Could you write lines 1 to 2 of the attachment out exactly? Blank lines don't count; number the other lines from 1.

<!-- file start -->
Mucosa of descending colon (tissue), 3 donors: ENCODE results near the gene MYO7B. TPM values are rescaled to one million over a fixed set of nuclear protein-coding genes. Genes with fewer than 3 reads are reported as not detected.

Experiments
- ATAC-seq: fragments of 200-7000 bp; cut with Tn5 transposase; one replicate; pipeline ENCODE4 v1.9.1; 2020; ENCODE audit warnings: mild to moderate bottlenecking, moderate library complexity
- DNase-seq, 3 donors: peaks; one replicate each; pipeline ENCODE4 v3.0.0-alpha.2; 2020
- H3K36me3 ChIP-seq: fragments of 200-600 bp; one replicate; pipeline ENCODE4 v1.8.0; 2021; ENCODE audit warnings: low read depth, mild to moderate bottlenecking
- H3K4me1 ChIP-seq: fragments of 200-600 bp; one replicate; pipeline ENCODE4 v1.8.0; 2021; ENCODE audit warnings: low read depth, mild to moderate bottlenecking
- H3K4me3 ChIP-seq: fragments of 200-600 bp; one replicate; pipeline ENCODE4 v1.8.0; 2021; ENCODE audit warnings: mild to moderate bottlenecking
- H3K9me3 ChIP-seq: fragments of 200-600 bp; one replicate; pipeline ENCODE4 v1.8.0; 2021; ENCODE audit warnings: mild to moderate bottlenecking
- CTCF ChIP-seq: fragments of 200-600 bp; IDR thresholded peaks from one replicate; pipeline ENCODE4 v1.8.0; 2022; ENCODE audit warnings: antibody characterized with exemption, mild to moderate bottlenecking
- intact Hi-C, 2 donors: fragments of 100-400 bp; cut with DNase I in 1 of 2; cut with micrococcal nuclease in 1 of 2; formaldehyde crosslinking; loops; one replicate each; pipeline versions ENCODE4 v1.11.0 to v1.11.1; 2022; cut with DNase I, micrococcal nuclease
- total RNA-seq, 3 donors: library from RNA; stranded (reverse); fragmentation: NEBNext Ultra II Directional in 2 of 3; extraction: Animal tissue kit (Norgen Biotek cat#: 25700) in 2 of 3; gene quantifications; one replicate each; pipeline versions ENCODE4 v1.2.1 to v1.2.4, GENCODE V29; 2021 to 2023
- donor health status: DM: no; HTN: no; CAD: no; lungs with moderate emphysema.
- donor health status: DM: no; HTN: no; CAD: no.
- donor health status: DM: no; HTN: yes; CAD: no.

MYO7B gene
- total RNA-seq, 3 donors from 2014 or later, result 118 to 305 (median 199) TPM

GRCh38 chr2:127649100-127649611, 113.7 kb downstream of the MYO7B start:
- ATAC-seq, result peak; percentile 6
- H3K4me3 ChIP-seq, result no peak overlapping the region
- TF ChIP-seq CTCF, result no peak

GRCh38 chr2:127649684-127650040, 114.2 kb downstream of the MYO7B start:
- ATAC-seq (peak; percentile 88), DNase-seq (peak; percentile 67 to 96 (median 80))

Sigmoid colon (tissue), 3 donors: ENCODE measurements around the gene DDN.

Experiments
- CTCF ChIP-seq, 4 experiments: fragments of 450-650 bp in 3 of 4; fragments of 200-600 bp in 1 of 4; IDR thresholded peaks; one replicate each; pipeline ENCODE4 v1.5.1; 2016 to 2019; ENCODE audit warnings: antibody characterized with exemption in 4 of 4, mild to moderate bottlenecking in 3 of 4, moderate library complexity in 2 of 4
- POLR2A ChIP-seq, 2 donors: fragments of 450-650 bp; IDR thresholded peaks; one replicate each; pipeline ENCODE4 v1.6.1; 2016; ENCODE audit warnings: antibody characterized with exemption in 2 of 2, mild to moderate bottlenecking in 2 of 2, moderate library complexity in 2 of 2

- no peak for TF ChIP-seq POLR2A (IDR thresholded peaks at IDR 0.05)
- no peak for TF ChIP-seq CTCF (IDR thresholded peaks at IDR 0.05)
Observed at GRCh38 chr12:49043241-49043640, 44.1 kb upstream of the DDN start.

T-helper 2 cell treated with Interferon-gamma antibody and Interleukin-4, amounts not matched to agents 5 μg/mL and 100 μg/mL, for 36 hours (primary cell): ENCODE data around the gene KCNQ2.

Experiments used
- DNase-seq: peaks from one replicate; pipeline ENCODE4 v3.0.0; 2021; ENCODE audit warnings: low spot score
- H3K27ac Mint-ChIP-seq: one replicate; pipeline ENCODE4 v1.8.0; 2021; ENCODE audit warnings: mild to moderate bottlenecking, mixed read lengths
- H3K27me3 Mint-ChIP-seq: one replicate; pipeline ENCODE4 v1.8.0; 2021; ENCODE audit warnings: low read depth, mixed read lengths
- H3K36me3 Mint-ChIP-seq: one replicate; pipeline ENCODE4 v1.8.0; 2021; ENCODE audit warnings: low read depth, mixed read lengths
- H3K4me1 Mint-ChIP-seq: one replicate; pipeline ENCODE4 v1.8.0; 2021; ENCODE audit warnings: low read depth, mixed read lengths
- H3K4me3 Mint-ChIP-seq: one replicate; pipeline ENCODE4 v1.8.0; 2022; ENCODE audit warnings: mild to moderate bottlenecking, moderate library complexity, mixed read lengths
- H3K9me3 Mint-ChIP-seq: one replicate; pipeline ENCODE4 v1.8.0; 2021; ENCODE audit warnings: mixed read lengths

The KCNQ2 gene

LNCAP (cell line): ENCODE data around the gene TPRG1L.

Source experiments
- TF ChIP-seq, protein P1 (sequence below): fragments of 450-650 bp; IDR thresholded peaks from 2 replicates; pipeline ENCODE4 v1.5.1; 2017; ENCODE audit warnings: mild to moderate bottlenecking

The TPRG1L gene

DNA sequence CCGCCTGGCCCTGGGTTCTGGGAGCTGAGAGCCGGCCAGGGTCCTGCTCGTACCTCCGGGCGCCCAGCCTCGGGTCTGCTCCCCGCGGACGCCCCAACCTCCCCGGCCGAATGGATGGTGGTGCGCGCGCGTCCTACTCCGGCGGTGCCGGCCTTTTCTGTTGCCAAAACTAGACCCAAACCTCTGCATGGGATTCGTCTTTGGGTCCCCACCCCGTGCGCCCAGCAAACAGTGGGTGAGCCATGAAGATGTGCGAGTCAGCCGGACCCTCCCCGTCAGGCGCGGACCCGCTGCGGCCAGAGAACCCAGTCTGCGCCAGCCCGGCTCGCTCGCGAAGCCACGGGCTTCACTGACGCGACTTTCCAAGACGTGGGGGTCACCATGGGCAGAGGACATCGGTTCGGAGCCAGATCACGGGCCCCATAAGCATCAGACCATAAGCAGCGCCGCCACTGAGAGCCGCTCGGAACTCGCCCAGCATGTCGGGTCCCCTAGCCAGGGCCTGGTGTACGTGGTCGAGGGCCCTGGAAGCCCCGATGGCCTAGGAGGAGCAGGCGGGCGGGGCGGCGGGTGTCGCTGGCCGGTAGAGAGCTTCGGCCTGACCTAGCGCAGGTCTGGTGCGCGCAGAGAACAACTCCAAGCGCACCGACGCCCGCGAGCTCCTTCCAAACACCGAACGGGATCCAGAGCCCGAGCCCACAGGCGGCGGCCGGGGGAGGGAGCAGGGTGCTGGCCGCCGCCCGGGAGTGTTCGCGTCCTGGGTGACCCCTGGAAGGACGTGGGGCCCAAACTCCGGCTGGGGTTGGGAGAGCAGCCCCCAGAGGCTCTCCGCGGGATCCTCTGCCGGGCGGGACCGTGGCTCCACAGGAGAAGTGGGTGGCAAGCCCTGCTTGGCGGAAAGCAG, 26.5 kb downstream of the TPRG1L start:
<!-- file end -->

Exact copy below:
Mucosa of descending colon (tissue), 3 donors: ENCODE results near the gene MYO7B. TPM values are rescaled to one million over a fixed set of nuclear protein-coding genes. Genes with fewer than 3 reads are reported as not detected.

Experiments